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What's wrong with the economy? Nobody's sure. Fix it anyway!





ocalhoun
Source:
http://www.nytimes.com/2010/05/03/business/economy/03crisis.html?ref=todayspaper

Will the financial reform bill in congress right now even address the right problems?

While I do view regulation to be a far better choice than bailouts and buyouts (especially if done with the lightest touch possible), I fear that we'll get a 'fix' that's a mixture of a superficial cure, pork disguised as regulation, and special pet projects... and then the issue will be considered to be solved until the economy melts down again.


Quote:

Others simply argue that it is premature to pass sweeping legislation while so much about the crisis remains unclear and so many inquiries are in progress.


Quote:

“Until we understand what the causes were, we may be implementing ineffective and even counterproductive reforms,” said Andrew W. Lo, a finance professor at the Massachusetts Institute of Technology. “I understand the need for action. I understand the need for something to be done. But what I expect from political leaders is for them to demonstrate leadership in telling the public that we need to proceed about this in a much more deliberate and rational and thoughtful way.”

Note especially the possibility of counterproductive reforms; unless carefully planned, they could indeed have a negative effect.


And this guy has a point as well:
Quote:

A second group of critics say the government helped to seed the crisis through its efforts to increase home ownership, including the role of Fannie Mae and Freddie Mac in buying mortgage loans to make more money available for lending. The companies are now owned by the government after incurring enormous losses on loans that borrowers could not afford to repay.

Lawrence J. White, a finance professor at New York University, said it made no sense to overhaul financial regulation without addressing the future of federal housing policy. He said he was trying to find the strongest possible words to describe the omission of Fannie Mae and Freddie Mac from the legislation.

“It’s outrageous,” he finally said.

Though I doubt this housing policy was the sole cause of the economic problems, it certainly contributed.
deanhills
Government has to be completely reformed. I think the changes that are really needed are on the fundamental level where Congress and the Senate are completely restructured, and a lot of the dead wood cut out. Next on the list is to completely get rid of laws that are either redundant or no longer functional or efficient. Most businesses which are bankrupt go for major austerity bare bones measures, however Government seems to be functioning business as usual, and worse, creating packages such as Obamacare, that the country cannot afford at all. When is the Government going to buckle up?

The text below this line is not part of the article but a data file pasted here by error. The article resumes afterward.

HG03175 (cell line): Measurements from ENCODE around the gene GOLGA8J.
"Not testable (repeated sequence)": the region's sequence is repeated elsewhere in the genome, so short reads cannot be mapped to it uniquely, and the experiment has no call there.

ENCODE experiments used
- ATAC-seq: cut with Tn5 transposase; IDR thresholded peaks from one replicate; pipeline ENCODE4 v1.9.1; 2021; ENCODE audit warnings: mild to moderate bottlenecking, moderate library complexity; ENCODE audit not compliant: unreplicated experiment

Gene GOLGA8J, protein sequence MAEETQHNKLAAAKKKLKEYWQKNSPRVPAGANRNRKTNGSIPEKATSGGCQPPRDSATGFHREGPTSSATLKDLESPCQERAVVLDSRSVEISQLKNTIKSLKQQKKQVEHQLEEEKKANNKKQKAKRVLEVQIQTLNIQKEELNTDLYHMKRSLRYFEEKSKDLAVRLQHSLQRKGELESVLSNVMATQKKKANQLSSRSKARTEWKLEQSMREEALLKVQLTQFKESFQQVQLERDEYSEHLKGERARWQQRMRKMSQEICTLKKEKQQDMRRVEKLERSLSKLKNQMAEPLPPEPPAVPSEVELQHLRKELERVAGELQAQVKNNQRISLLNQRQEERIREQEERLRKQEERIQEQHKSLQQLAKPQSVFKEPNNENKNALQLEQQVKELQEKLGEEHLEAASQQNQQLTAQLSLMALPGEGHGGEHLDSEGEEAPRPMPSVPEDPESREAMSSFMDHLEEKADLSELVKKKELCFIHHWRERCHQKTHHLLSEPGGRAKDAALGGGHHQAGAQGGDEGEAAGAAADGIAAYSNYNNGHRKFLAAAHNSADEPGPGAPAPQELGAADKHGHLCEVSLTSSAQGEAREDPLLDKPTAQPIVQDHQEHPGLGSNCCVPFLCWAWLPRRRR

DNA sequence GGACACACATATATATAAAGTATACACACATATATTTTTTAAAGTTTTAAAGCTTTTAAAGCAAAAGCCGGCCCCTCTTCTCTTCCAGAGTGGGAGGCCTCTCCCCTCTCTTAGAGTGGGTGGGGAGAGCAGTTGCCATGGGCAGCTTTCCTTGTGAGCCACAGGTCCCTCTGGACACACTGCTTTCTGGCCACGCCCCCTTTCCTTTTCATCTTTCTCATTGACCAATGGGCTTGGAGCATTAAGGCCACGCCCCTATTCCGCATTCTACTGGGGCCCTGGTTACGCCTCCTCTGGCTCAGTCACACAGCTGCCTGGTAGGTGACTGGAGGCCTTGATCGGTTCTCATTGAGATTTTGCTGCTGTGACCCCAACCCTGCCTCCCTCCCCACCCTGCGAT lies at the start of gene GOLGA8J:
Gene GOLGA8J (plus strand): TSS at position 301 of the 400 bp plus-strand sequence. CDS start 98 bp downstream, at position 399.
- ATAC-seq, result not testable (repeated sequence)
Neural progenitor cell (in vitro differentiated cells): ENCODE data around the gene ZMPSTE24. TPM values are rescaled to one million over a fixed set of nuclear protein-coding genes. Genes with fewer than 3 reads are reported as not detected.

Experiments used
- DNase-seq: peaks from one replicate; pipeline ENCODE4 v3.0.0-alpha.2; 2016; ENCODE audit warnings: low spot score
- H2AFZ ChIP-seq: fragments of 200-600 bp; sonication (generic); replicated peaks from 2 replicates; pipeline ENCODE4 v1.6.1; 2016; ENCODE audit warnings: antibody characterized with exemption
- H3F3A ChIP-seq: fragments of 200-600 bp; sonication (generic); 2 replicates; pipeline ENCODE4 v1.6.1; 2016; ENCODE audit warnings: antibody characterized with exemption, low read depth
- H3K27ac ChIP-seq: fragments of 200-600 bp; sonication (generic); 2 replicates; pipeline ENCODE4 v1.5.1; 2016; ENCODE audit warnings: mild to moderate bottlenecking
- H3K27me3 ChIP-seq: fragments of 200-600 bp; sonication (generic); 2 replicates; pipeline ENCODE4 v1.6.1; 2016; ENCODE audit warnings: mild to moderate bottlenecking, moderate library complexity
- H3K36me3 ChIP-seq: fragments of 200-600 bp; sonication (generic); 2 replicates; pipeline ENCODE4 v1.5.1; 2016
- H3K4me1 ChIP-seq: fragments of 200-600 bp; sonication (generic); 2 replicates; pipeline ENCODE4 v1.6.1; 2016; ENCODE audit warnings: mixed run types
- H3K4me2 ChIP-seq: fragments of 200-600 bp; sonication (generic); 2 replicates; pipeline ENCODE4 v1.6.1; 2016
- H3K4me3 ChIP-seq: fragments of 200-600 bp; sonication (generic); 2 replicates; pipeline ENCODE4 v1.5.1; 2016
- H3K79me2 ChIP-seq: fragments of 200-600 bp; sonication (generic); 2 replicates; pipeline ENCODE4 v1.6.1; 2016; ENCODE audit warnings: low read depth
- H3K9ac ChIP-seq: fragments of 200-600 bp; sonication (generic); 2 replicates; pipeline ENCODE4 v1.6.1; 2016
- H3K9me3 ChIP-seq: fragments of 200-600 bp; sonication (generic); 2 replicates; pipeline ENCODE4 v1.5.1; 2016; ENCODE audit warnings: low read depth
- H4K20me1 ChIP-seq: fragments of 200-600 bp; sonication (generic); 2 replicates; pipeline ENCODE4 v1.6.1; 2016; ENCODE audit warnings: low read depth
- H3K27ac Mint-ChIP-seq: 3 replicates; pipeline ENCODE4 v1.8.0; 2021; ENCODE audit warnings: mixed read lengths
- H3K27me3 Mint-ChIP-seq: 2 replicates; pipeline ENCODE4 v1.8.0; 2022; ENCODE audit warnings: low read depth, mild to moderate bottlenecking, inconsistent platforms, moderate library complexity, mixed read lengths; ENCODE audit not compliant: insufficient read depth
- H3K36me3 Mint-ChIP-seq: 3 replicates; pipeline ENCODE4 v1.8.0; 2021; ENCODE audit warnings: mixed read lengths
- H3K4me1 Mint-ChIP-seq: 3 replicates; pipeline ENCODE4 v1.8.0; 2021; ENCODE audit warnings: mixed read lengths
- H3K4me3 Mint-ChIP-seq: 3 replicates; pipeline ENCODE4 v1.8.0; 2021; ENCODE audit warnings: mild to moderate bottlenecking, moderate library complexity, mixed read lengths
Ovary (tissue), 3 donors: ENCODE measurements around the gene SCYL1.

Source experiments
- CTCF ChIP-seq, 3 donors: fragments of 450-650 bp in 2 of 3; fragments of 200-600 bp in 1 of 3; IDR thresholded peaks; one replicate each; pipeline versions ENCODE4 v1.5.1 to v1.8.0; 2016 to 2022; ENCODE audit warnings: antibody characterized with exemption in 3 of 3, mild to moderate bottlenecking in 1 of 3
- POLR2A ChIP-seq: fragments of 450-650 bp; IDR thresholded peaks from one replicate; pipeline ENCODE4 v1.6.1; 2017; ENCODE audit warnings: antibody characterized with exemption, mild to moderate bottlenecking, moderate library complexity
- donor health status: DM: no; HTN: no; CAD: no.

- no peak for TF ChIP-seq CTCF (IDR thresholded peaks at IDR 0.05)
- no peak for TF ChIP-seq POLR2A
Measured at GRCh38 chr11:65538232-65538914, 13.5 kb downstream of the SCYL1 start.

MYP415
ocalhoun wrote:
While I do view regulation to be a far better choice than bailouts and buyouts (especially if done with the lightest touch possible), I fear that we'll get a 'fix' that's a mixture of a superficial cure, pork disguised as regulation, and special pet projects... and then the issue will be considered to be solved until the economy melts down again.

More politicians need to learn the concept of moral hazard. It played a huge role in this crisis and a lot of the "reform" currently being suggested will only further government insurance and likely encourage yet another blow up.
Nick2008
deanhills wrote:
Government has to be completely reformed.


Hehe, completely reforming government? We can't even partially reform healthcare!
I would also think that the Supreme Court would prohibit any major changes to the structure of Congress and Senate on the ground of unconstitutionality. It's a good idea to restructure government, but who has the ability and willingness to do that?
menino
I so believe that the Government is trying to fix the economy, and it is going to take time, mainly due to the mess that was created by the previous govt. (needless to say, BUSH!), but the fact that they are now being pointed out for the housing loan is quite a shocker.
Housing loans were the dealt with by banks mainly, so I don't quite see that even if the government said to allow more people to have housing, that the banks would have to remove checks in getting a housing loan.